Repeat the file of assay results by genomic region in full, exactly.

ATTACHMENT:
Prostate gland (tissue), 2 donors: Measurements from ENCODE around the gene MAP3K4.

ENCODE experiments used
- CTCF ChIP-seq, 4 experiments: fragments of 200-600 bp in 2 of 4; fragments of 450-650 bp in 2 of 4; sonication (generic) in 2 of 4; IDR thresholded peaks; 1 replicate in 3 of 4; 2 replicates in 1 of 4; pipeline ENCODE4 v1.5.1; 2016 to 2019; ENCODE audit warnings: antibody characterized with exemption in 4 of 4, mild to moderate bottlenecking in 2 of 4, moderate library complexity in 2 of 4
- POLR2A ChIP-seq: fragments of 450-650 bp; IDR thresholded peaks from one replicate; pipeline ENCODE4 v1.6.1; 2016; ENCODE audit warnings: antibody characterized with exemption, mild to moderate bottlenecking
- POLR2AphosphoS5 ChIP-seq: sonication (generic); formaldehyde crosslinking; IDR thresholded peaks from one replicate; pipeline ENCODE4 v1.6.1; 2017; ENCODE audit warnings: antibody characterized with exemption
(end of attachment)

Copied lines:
Prostate gland (tissue), 2 donors: Measurements from ENCODE around the gene MAP3K4.

ENCODE experiments used
- CTCF ChIP-seq, 4 experiments: fragments of 200-600 bp in 2 of 4; fragments of 450-650 bp in 2 of 4; sonication (generic) in 2 of 4; IDR thresholded peaks; 1 replicate in 3 of 4; 2 replicates in 1 of 4; pipeline ENCODE4 v1.5.1; 2016 to 2019; ENCODE audit warnings: antibody characterized with exemption in 4 of 4, mild to moderate bottlenecking in 2 of 4, moderate library complexity in 2 of 4
- POLR2A ChIP-seq: fragments of 450-650 bp; IDR thresholded peaks from one replicate; pipeline ENCODE4 v1.6.1; 2016; ENCODE audit warnings: antibody characterized with exemption, mild to moderate bottlenecking
- POLR2AphosphoS5 ChIP-seq: sonication (generic); formaldehyde crosslinking; IDR thresholded peaks from one replicate; pipeline ENCODE4 v1.6.1; 2017; ENCODE audit warnings: antibody characterized with exemption